As previously stated, in Bonnichsen the Ninth Circuit concluded that congressional intent was 'to give American Indians control over the remains of their genetic and cultural forbearers, not over the remains of people bearing no special and significant genetic or cultural relationship to some presently existing indigenous tribe, people, or culture.'  We believe that NAGPRA should protect the sensibilities of currently existing tribes, cultures, and people while balancing the need to learn about past cultures and customs.  In the situation where remains are not significantly related to any existing tribe, people, or culture they should be available for appropriate scientific analysis.


The proposed rule confers "binding legal force" to the Review Committee's actions that were explicitly withheld under NAGPRA.  Under NAGPRA, the Review Committee was established to "advise Congress and the Secretary on matters relating to these regulations and the Act," but all actions of the Review Committee were "advisory only and not binding on any person" (43 CFR Part 10 §10.16).  In the House Report on NAGPRA, this point was reaffirmed:  "The [House] Committee concurs with the Justice Department comments that section 7 does not accord binding legal force to the Review Committee's actions" (H. R. Report No. 101-877, p. 4375).  Under the proposed new regulations, however, the disposition of unidentifiable human remains must meet guidelines established by the Review Committee and any disposition agreement for unidentifiable human remains first must be reviewed by the Committee.  Thus, the proposed rule attempts to enlarge the role of the Review Committee beyond that which Congress specifically intended.


The proposed rule may lead to results antithetical to the original intent of NAGPRA.  The proposed rule will result in the transfer of culturally unidentifiable human remains and associated funerary objects in museums and Federal agencies to Indian tribes and Native American groups that have only a tenuous, if any, cultural or other connection with them.  In the proposed rule, final disposition of culturally unidentifiable human remains and associated funerary objects is enabled largely through the mechanism of requiring the disposition of these cultural materials to Indian tribes and Native American groups whose claims are based solely on some sort of cultural relationship to a region in which the materials were found, or simply to the region in which a museum is located.  The term "cultural relationship" is not defined in NAGPRA.  Unlike the NAGPRA defined term "cultural affiliation," an Indian tribe or Native American group could claim a cultural relationship with human remains and funerary items without showing a demonstrable cultural connection to these materials.  Thus, the proposed rule facilitates a result expressly unintended by Congress, the final disposition of human remains and associated funerary objects to culturally unaffiliated Indian tribes and Native American groups.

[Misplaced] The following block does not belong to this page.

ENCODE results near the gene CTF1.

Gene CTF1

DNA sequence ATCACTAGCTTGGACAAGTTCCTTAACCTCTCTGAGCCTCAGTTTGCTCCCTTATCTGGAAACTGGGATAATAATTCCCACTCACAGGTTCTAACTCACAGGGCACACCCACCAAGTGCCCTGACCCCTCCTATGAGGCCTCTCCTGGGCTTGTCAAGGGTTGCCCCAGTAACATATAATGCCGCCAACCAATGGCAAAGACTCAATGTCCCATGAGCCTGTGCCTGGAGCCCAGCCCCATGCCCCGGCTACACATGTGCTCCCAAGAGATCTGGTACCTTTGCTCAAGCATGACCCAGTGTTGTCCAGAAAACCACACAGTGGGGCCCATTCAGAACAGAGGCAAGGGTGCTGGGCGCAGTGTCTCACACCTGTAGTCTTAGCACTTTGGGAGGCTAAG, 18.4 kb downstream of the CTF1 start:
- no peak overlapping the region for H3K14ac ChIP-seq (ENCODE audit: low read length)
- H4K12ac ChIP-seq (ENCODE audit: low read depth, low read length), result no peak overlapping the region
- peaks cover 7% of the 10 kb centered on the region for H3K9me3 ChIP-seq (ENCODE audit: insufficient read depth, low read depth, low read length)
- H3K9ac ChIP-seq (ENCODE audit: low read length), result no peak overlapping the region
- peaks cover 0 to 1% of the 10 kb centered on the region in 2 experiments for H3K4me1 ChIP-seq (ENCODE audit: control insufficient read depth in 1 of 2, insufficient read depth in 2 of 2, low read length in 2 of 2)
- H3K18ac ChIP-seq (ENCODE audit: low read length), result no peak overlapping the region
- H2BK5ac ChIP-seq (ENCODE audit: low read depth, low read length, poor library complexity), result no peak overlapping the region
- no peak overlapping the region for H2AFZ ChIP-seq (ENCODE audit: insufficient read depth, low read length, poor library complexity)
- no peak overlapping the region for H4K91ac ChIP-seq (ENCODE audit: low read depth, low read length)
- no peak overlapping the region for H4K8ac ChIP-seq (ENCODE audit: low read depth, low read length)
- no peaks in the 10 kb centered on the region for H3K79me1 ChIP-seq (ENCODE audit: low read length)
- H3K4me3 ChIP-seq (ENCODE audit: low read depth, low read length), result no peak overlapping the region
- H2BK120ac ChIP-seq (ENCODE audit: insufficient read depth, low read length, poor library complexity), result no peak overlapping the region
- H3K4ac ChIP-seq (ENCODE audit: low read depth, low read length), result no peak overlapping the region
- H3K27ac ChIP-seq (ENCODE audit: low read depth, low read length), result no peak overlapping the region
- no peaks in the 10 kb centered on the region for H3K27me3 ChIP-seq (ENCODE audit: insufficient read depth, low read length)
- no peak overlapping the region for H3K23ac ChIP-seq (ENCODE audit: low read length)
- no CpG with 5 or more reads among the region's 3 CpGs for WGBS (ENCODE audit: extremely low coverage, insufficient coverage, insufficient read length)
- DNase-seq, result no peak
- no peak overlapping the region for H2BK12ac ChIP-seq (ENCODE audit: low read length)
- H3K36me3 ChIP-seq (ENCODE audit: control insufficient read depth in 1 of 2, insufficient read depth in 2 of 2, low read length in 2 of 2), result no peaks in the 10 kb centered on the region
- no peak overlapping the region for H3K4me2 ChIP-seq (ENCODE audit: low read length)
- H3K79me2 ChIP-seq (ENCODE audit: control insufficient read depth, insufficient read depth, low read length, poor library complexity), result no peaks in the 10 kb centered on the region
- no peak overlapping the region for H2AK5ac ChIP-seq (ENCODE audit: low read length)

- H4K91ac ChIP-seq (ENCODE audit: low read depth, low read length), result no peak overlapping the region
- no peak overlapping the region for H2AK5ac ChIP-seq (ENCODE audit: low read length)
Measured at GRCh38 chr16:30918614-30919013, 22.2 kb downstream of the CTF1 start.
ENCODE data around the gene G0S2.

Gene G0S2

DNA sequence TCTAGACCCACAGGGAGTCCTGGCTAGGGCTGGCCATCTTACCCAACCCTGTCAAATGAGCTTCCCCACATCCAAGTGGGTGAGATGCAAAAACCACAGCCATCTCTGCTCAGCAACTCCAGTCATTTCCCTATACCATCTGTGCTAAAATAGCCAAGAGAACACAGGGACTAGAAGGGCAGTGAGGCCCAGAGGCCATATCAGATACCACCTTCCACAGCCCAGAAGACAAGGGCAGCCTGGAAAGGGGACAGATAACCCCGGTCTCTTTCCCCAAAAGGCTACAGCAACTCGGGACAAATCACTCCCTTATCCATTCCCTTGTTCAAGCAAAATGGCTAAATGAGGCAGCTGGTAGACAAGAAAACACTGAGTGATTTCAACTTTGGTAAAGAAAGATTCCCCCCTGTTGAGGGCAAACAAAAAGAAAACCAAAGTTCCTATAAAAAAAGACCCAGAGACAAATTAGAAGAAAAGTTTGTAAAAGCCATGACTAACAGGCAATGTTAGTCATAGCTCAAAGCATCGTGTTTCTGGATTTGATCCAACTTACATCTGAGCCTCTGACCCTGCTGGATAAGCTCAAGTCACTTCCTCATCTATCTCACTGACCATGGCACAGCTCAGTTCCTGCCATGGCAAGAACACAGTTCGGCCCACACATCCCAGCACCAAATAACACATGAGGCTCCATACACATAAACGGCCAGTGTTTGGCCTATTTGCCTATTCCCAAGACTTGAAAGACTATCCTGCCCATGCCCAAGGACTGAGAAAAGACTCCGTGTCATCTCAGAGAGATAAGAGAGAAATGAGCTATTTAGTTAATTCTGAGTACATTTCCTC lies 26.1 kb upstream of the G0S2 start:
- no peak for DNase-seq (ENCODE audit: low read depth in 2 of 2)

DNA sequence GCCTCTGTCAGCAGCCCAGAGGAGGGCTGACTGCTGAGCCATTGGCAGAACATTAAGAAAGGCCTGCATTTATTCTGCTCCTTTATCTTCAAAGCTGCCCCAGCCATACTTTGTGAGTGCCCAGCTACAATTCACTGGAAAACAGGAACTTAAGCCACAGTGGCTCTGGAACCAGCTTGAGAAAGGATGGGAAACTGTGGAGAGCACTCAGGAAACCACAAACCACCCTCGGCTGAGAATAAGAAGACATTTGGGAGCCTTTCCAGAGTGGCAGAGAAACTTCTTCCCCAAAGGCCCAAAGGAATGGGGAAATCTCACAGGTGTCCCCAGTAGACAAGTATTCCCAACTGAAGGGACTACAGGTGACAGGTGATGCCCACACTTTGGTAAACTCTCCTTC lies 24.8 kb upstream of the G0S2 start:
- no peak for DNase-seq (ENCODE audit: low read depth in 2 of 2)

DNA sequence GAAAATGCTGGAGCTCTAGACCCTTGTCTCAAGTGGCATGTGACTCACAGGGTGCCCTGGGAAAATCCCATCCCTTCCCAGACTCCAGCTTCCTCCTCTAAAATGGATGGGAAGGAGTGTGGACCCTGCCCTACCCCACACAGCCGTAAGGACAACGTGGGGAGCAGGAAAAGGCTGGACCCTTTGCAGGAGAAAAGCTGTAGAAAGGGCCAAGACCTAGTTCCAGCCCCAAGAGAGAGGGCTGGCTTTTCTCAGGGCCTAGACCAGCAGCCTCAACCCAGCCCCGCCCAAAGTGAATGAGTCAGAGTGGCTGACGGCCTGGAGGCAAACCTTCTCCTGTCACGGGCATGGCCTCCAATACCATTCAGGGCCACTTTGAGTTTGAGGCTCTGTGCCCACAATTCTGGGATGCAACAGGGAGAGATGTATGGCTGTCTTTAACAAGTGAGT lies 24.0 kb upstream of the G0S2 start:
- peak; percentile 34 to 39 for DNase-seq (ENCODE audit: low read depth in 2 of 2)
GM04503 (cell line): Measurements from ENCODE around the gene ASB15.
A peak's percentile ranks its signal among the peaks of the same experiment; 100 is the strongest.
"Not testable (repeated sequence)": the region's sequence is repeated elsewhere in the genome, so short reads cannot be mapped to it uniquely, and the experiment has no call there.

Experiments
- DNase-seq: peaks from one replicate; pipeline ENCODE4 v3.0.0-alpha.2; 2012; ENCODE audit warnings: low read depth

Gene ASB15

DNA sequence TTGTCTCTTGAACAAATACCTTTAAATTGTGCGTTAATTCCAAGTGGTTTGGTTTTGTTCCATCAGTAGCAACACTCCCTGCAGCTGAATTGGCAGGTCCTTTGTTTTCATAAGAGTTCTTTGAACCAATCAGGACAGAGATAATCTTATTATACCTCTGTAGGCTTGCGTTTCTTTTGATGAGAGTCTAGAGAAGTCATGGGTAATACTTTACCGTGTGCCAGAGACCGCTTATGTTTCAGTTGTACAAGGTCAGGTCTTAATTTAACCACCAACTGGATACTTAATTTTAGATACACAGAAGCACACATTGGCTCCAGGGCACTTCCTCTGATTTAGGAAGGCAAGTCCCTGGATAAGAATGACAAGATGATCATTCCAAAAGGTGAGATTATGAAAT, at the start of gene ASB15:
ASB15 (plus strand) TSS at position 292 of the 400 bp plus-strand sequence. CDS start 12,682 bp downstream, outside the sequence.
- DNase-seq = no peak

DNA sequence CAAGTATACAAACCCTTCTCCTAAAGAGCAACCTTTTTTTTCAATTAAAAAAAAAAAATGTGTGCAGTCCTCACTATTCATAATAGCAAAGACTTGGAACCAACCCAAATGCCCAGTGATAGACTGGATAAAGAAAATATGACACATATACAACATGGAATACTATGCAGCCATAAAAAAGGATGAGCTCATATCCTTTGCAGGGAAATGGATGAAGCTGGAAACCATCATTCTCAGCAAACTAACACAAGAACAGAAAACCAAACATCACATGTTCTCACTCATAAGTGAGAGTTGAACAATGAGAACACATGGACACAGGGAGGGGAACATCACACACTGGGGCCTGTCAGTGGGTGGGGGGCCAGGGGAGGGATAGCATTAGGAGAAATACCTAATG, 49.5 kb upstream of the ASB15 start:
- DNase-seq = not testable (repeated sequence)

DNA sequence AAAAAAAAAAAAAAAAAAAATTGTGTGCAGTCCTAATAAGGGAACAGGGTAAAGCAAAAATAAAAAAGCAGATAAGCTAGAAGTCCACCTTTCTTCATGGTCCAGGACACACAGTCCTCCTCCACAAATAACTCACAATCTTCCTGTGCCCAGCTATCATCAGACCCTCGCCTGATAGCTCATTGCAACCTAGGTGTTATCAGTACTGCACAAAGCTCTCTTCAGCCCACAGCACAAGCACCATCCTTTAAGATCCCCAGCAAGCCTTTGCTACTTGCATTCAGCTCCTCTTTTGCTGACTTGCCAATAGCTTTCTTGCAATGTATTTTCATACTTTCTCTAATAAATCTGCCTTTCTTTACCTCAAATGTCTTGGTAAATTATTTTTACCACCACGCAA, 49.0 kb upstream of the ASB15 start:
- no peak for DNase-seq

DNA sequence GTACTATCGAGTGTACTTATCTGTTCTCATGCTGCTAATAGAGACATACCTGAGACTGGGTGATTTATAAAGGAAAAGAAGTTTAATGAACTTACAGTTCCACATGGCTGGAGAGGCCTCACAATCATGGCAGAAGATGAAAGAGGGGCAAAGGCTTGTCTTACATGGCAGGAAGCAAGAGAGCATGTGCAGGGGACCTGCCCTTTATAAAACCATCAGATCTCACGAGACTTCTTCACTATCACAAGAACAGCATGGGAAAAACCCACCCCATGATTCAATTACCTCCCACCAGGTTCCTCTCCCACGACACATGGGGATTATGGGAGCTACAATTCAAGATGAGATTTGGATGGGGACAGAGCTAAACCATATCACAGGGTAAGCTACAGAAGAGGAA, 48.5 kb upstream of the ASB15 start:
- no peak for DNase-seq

The proposed rule is impractical because it cannot be comprehensively and fairly implemented without a substantial increase in NAGPRA grant funds to museums and Federal agencies, the funding for which is unlikely to be appropriated by Congress in the foreseeable future.  The proposed rule’s consultation requirements are so broad that they are unreasonable and financially burdensome.  Our colleagues have determined that the unfunded mandate placed on museums and Federal agencies is likely to cost hundreds of millions of dollars.  According to the proposed rule, under penalty of law museums and Federal agencies are required to consult with an unknown and perhaps unknowable number of officials and religious leaders from Indian tribes and Native American groups claiming a cultural relationship to a region.  Additionally, museums are burdened by the requirement that they document the more than 825,000 funerary objects associated with culturally unidentifiable human remains.  Contrary to the provisions of NAGPRA, the proposed rule recommends the repatriation of these objects.  Furthermore, the provision in the proposed rule that allows museums to maintain culturally unidentifiable human remains in their collections is irrational and impossible to meet.  The only basis in the proposed rule for a museum to retain possession of culturally unidentifiable human remains is for the museum to “prove that it has a right of possession, as defined at §10.10(a)(2).”  However, the provision referenced requires showing that consent was obtained from the next of kin or from a culturally affiliated Indian tribe or Native Hawaiian organization, which, of course, is a requirement that cannot be met for human remains that are culturally unaffiliated.  This provision is so illogical that, as our colleagues suggest, it appears to be a conscious effort on behalf of the SOI to end the scientific study of culturally unidentifiable human remains, a result that is unacceptable to the OAC.



Lynn Simonelli